Titanium(III) chloride is the inorganic compound with the formula TiCl3. At least four distinct species have this formula; additionally hydrated derivatives are known. TiCl3 is one of the most common halides of titanium and is an important catalyst for the manufacture of polyolefins.

Lanthanum chloride is the inorganic compound with the formula LaCl3. It is a common salt of lanthanum which is mainly used in research. It is a white solid that is highly soluble in water and alcohols.

Tetrairidium dodecacarbonyl chemical compound

Tetrairidium dodecacarbonyl is the chemical compound with the formula Ir4(CO)12. This tetrahedral cluster is the most common and most stable "binary" carbonyl of iridium. This air-stable species is only poorly soluble in organic solvents. It has been used to prepare bimetallic clusters and catalysts, e.g. for the water gas shift reaction, and reforming, but these studies are of purely academic interest.

Martin Arthur Bennett FRS is an Australian inorganic chemist. He gained recognition for studies on the co-ordination chemistry of tertiary phosphines, olefins, and acetylenes, and the relationship of their behaviour to homogeneous catalysis.

Organoiridium compound

Organoiridium chemistry is the chemistry of organometallic compounds containing a iridium-carbon chemical bond. Organoiridium compounds are relevant to many important processes including olefin hydrogenation and the industrial synthesis of acetic acid. They are also of great academic interest because of the diversity of the reactions and their relevance to the synthesis of fine chemicals.

Pentamethylcyclopentadienyl iridium dichloride dimer chemical compound

Pentamethylcyclopentadienyl iridium dichloride is an organometallic compound with the formula [(C5(CH3)5IrCl2)]2, commonly abbreviated [Cp*IrCl2]2 This bright orange air-stable diamagnetic solid is a reagent in organometallic chemistry.

Metal acetylacetonates are coordination complexes derived from the acetylacetonate anion (CH
3
COCHCOCH
3
) and metal ions, usually transition metals. The bidentate ligand acetylacetonate is often abbreviated acac. Typically both oxygen atoms bind to the metal to form a six-membered chelate ring. The simplest complexes have the formula M(acac)3 and M(acac)2. Mixed-ligand complexes, e.g. VO(acac)2, are also numerous. Variations of acetylacetonate have also been developed with myriad substituents in place of methyl (RCOCHCOR′). Many such complexes are soluble in organic solvents, in contrast to the related metal halides. Because of these properties, acac complexes are sometimes used as catalyst precursors and reagents. Applications include their use as NMR "shift reagents" and as catalysts for organic synthesis, and precursors to industrial hydroformylation catalysts. C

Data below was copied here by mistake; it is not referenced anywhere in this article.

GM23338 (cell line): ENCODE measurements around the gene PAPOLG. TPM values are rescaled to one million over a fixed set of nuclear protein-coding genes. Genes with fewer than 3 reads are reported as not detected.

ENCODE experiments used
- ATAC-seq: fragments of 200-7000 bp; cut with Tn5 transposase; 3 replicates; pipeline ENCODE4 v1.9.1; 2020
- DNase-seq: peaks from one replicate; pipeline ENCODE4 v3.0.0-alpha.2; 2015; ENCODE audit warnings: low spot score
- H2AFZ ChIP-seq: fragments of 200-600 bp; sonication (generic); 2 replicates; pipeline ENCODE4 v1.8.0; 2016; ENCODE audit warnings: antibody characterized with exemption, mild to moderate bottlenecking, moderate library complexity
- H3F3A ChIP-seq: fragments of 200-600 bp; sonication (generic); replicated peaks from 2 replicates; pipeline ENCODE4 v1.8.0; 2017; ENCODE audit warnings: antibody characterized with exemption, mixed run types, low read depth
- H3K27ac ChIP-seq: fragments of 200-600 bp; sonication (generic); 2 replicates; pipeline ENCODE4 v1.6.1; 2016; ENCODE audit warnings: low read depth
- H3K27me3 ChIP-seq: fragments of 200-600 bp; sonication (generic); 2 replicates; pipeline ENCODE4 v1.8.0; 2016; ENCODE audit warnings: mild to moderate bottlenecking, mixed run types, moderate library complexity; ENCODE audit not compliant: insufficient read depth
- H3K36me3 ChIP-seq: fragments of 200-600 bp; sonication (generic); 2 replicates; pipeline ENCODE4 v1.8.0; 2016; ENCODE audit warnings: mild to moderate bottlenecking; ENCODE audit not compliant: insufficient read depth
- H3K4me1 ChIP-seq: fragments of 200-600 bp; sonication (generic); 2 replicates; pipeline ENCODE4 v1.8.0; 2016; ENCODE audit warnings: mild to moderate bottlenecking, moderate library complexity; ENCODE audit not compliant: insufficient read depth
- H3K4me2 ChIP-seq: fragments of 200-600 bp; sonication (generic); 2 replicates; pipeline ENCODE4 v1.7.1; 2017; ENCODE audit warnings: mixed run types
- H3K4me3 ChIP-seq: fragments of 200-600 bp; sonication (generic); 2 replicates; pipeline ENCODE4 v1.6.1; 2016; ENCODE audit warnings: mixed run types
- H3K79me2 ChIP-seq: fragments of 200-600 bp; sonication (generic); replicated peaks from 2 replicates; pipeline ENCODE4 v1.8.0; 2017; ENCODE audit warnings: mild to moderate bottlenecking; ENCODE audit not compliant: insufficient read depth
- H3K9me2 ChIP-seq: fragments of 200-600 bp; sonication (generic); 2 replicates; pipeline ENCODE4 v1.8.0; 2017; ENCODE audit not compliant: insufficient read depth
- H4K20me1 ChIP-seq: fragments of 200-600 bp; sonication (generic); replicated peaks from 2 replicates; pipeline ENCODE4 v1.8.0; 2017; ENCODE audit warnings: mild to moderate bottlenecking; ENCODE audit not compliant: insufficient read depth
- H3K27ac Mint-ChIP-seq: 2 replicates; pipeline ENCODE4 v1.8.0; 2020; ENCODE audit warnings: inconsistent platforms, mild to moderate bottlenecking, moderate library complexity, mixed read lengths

5
H
7
O
2
in some cases also binds to metals through the central carbon atom; this bonding mode is more common for the third-row transition metals such as platinum(II) and iridium(III).

2-Phenylpyridine chemical compound

2-Phenylpyridine is an organic compound with the formula C6H5C5H4N. It is a colourless viscous liquid. The compound and related derivatives have attracted interest as precursors to highly fluorescent metal complexes of possible value as organic light emitting diodes (OLEDs).

Cyclooctadiene iridium chloride dimer chemical compound

Cyclooctadiene iridium chloride dimer is an organoiridium compound with the formula Ir2Cl2(C8H12)2, where C8H12 is the diene 1,5-cyclooctadiene. It is an orange solid that is soluble in organic solvents. The complex is used as a precursor to other iridium complexes, some of which are used in homogeneous catalysis. The solid is air-stable but its solutions degrades in air.

Chlorobis(cyclooctene)iridium dimer chemical compound

Chlorobis(cyclooctene)iridium dimer is an organoiridium compound with the formula Ir2Cl2(C8H14)4, where C8H14 is cis-cyclooctene. Sometimes abbreviated Ir2Cl2(coe)4, it is a yellow, air-sensitive solid that is used as a precursor to many other organoiridium compounds and catalysts.

Ammonium hexachloroiridate(IV) chemical compound

Ammonium hexachloroiridate(IV) is the inorganic compound with the formula (NH4)2[IrCl6]. This dark brown solid is the ammonium salt of the iridium(IV) complex [IrCl6]2−. It is a commercially important iridium compound one of the most common complexes of iridium(IV). A related but ill-defined compound is iridium tetrachloride, which is often used interchangeably.

References

  1. Thomas R. B. Mitchell (2001). "Iridium(IV) Chloride". e-EROS Encyclopedia of Reagents for Organic Synthesis. doi:10.1002/047084289X.ri050.
  2. E. L. Eliel, T. W. Doyle, R. O. Hutchins, E. C. Gilbert (1970). "cis-4-tert-Butylecyclohexanol". Org. Synth. 50: 13. doi:10.15227/orgsyn.050.0013.CS1 maint: uses authors parameter (link)